Man accused of killing Greenville Co. deputy found guilty of murder, sentenced to life
Ray Kelly charged with murder, resisting arrest with assault, drug trafficking and more
GREENVILLE, S.C. (FOX Carolina) - Both the prosecution and defense have rested their cases in the trial against Ray Kelly after the defendant said he did not intend to take the stand.
The jury found Kelly guilty of murder and a judge sentenced him to life in prison.
When instructing the jurors before deliberations, the judge told them they should not hold anything against Kelly for his decision not to testify.
In closing arguments, 13th Circuit Solicitor Walt Wilkins showed the jury dash cam and body cam videos of the traffic stop on Oct. 20, 2020 and the scuffle with responding deputies. Wilkins said Kelly knew he had a gun and drugs in the car when he drove off to avoid arrest.
13th Circuit Public Defender Mindy Lipinski told the jury that Kelly’s arms were flailing in a panic as “two of the biggest deputies ever employed by the Greenville County Sheriff’s Office” handled him. Lipinski said Kelly is not the “monster” that prosecutors have made him out to be.
Kelly faced other charges including resisting arrest with assault, drug trafficking and other violations in connection with the Oct. 20, 2020 traffic stop and crash along Interstate 85 that ultimately led to the death of Sgt. Conley Jumper.
Testimony from Davis included a recording from inside a patrol car where Kelly sat after the crash. Davis said Kelly could be heard saying, “(expletive). They’re going to try me for killing a cop.”
The jury heard a recording from a cellphone found in the car that Kelly was driving. The recording revealed a woman’s voice giving driving directions and a man’s voice that mentioned “going state to state.”
The jury also saw a handwritten statement signed by Kelly stating that his co-defendant, Tornell Laureano, did not know the contents of the car.
Third Day of Testimonies
The third day of testimony shifted from the site of the interstate crash to inside the Nissan the defendant was driving.
The state’s first witness of the day was a sergeant with the South Carolina Highway Patrol who analyzed data collected from vehicles involved in the crash after the traffic stop. Investigators said Kelly tried to avoid arrest by driving back onto the interstate as Jumper held onto the car.
Earlier in the trial, the jury watched various angles of dash and body camera videos. The footage showed Kelly scuffling with deputies before driving the Nissan into the path of an 18-wheeler. Additional video showed how immediately after the semi collision, the Nissan rolled into the path of a patrol car responding to the scene.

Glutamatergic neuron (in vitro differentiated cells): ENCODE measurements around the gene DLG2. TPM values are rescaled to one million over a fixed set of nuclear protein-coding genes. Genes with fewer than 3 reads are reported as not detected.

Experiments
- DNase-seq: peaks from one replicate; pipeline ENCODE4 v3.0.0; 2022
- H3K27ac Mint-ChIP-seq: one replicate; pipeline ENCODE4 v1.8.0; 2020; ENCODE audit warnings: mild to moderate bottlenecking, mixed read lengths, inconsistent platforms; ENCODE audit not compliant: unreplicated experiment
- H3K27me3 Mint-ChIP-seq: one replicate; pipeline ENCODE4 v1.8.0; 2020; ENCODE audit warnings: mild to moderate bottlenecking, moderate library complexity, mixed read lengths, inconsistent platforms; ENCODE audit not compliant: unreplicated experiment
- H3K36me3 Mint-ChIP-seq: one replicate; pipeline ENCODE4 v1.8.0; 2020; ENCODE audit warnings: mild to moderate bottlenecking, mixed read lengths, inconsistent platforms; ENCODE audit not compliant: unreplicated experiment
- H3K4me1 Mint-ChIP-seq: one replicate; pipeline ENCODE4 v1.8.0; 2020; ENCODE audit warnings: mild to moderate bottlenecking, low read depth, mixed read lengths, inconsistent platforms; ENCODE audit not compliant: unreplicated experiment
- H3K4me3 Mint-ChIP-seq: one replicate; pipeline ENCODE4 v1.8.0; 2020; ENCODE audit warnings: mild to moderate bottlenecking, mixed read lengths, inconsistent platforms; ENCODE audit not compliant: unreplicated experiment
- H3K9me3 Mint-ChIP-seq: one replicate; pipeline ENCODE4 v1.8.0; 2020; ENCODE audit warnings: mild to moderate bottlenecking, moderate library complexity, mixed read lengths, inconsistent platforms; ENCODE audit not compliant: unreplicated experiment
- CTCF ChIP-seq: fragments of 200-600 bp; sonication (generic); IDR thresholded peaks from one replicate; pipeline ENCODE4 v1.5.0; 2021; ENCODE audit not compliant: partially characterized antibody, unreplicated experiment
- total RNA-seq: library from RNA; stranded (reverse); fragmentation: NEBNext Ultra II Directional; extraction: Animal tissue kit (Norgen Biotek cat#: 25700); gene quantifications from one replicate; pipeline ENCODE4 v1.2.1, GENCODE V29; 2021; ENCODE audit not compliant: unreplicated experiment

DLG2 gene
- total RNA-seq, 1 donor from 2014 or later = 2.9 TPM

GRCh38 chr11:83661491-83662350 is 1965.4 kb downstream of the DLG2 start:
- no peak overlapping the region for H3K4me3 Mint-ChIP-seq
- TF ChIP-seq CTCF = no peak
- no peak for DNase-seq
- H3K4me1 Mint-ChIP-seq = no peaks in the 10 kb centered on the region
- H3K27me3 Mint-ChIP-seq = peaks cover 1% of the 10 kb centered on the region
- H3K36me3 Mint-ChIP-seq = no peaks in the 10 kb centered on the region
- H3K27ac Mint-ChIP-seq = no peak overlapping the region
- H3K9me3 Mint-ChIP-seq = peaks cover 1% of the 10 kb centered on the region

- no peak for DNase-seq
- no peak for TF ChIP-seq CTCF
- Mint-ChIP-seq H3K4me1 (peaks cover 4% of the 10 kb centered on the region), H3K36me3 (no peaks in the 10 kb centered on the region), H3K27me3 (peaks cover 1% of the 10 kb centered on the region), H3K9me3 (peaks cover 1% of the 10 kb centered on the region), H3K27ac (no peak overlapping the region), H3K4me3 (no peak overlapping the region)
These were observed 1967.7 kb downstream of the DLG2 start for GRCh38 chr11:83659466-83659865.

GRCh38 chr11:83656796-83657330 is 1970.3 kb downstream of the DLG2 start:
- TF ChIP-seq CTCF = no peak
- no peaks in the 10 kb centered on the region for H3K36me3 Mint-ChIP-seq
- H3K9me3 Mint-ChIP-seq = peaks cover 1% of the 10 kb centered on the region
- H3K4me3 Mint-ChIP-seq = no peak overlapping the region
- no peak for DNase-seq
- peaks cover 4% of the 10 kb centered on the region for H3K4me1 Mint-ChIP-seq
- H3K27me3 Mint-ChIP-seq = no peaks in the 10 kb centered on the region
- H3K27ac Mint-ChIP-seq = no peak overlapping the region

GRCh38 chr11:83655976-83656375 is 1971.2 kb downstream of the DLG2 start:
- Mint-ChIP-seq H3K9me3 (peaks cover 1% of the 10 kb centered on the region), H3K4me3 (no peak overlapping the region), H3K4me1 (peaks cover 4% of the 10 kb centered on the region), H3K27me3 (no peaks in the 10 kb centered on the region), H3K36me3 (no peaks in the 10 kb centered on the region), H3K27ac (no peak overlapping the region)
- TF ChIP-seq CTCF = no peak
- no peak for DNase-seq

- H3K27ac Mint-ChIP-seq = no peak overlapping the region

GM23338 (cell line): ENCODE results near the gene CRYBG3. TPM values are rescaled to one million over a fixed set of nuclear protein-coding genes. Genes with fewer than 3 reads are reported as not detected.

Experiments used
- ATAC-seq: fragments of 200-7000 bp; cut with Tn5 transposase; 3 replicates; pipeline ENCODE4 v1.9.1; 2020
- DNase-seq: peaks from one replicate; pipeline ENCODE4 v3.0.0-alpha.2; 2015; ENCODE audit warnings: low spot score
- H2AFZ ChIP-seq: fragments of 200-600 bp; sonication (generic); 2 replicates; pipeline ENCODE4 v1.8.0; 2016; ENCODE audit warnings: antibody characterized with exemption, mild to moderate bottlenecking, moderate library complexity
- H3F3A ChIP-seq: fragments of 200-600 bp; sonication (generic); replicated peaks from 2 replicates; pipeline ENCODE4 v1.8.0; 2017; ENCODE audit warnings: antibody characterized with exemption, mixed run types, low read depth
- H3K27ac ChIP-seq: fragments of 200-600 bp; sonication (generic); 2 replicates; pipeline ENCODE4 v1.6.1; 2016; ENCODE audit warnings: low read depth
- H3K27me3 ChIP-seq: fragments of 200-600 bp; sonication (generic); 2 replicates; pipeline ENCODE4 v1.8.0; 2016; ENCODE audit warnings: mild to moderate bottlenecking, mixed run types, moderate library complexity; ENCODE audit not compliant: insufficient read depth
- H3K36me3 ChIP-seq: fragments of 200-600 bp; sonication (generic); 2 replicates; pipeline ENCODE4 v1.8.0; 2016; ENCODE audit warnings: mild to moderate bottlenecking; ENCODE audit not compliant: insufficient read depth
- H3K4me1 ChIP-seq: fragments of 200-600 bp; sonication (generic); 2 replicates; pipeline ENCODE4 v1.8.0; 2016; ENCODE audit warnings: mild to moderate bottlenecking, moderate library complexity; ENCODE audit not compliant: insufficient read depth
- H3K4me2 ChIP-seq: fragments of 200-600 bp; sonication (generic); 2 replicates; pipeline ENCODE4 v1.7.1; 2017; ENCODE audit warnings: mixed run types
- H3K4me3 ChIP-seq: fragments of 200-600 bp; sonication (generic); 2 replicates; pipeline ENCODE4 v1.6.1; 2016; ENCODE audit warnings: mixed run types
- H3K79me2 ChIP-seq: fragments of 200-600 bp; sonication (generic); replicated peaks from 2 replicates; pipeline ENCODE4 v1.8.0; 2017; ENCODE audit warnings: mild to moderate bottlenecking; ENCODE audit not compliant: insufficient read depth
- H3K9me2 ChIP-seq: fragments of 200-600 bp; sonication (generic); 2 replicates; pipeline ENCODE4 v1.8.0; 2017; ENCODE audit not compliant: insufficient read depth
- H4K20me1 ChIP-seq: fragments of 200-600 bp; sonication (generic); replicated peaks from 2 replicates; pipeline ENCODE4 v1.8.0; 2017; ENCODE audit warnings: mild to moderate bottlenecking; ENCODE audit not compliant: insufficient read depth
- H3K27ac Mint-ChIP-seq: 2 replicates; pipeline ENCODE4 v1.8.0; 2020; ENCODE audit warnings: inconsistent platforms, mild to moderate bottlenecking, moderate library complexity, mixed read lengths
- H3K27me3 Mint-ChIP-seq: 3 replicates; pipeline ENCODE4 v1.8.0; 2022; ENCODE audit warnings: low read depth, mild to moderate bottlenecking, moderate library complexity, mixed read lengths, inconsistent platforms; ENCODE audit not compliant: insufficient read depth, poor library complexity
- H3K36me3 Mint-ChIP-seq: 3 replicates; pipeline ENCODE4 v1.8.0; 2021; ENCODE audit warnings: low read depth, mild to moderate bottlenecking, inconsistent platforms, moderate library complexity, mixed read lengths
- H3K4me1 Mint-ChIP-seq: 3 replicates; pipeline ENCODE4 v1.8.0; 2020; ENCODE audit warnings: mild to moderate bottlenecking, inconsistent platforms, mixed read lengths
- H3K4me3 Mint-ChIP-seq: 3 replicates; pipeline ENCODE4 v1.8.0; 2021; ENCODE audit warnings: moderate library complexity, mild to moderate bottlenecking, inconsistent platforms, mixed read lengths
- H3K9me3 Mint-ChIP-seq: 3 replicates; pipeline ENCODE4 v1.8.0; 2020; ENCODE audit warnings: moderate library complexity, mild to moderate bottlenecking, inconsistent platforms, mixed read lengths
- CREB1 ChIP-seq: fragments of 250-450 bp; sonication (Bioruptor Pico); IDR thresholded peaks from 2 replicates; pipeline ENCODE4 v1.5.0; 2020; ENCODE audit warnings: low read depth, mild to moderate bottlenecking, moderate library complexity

The trooper testified that it is his opinion, based on the data he analyzed, that the patrol car hit the Nissan but not Jumper.
13th Circuit Public Defender Mindy Lipinski challenged the trooper’s findings by pointing out that data shows the patrol car was driving at a speed of 103 miles per hour and that the analysis did not include other data that would have been available.
The prosecution asked the trooper to clarify that he analyzed what the State Law Enforcement Division provided to him.
Additional testimony from SLED agents gave the jury a closer look at the items found in the car, which included a gun, bags of leafy greens, rolling papers, pieces of a rock-like substance found wrapped beneath layers of bags and a wad of cash totaling around $3,000.
A digital analysis expert with SLED testified that a text message found on a cellphone in the Nissan revealed a plan to purchase marijuana in Atlanta.
Lipinski argued that the phone was primarily used by Kelly’s co-defendant, Tornell Laureano, who now faces charges of drug trafficking, marijuana possession and possession of a weapon during a violent crime in connection with this case.
A drug analyst from SLED said tests on a rock-like substances found in baggies revealed them to be 55.3 grams of crack cocaine.
After the verdict on Thursday, Wilkins made a few comments about the Sgt. Jumper.
“He was such a well-loved individual a fantastic law-enforcement officer and his wife said he would give his life for his team and unfortunately he did in this case.”
There is also a co-defendant in the case who the solicitor says seemed to be Kelly’s girlfriend Tornell Laureano. Laureano was in the car when this happened and faces charges of drug possession, drug trafficking and possession of a weapon during a violent crime.
Her court date has not been scheduled at this time.
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